Except, of course, it never really went away. I think about that day, and about that conversation with Lloyd, at odd times. I thought about them the first time I read The Taste of America, the book that kicks off with a chapter entitled “The Rape of the Palate.” I think about them whenever I watch Ramsay’s Kitchen Nightmares or Last Restaurant Standing, which often feature chefs being told, sometimes for the first time, that their food is not what it could be. I think about them when I am watching something on Cartoon Network and am treated to ads for stuff like GoGurt. At what point do we decide that oddly-flavored imitations of the real thing are better than the real thing? Is it worth trying to convince people otherwise? Is it even possible to convince people otherwise, or do we just end up being humorless martinets, alienating genuinely good people as a result?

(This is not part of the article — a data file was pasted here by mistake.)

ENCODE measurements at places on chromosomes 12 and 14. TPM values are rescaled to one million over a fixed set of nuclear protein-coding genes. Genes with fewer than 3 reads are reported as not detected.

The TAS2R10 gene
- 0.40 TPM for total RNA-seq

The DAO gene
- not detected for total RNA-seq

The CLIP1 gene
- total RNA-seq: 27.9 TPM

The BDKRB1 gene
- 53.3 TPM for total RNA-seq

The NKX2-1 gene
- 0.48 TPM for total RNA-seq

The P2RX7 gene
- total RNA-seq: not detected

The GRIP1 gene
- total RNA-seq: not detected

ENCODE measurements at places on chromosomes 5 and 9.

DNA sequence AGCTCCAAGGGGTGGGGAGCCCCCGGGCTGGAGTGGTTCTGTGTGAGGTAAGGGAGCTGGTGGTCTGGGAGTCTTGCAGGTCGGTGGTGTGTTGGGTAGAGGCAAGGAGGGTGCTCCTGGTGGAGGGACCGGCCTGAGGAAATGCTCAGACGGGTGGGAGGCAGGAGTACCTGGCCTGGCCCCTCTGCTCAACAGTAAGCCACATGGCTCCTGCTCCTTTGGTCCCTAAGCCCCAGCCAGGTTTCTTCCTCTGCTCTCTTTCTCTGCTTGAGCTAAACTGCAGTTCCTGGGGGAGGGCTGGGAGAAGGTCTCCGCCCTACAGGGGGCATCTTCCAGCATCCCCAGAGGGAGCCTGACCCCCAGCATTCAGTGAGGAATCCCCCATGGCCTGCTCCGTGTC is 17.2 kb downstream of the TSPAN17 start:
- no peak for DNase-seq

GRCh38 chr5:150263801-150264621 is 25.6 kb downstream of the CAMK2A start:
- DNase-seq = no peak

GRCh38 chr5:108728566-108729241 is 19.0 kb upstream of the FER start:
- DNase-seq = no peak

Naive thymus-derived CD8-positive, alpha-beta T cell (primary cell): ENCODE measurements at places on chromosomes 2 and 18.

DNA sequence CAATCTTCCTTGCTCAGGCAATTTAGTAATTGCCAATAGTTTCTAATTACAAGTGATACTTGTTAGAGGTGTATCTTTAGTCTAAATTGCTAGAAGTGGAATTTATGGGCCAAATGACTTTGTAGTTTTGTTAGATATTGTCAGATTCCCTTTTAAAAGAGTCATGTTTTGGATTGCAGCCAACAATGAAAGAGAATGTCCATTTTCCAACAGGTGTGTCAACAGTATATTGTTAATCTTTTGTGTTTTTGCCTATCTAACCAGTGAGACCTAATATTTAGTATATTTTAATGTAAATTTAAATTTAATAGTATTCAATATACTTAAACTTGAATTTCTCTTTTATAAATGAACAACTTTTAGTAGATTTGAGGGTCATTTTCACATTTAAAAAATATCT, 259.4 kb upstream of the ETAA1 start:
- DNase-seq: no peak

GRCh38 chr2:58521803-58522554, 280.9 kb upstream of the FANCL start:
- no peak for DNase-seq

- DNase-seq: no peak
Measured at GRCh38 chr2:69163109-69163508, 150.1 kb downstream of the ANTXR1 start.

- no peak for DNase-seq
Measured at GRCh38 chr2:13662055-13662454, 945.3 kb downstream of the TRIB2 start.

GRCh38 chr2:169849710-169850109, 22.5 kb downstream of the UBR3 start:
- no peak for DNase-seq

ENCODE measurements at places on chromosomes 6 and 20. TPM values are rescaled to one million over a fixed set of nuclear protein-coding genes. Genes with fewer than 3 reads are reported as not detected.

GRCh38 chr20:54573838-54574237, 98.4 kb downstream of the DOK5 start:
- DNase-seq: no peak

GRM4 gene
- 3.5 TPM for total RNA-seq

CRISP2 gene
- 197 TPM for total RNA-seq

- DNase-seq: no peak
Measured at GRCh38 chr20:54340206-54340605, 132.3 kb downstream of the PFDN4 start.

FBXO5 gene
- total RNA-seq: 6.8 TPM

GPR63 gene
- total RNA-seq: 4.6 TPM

It isn’t just food issues that make me think of that day, either. Every time I talk to Bunni at the end of a bad day, every time she describes the struggle to have her students follow basic, clearly-delineated directions, I think about these students, and wonder how and why they seem so flummoxed. I am not going to resort to the tired old cliche of the unique and precious snowflake—as far as I’m concerned, that’s a phrase that needs to die, and soon—but I do wonder how they got to this point, how they were able to matriculate into college without being able to communicate clearly. Were they stuck with indifferent secondary school teachers? Were they blessed with good dedicated teachers who didn’t hesitate to tell them when their work didn’t meet an acceptable standard, but were impeded from providing real direction—and an accurate grade—by angry parents and nervous administrators? Did they have engaged teachers and no-nonsense parents, but for some reason the lessons just didn’t stick? Did they have teachers who were so keen to see any sign of effort that they shied away from negative commentary, opting instead to accentuate the positive? Or did they have teachers who blurred the line between constructive and destructive criticism, leaving them loath to learn how to think critically?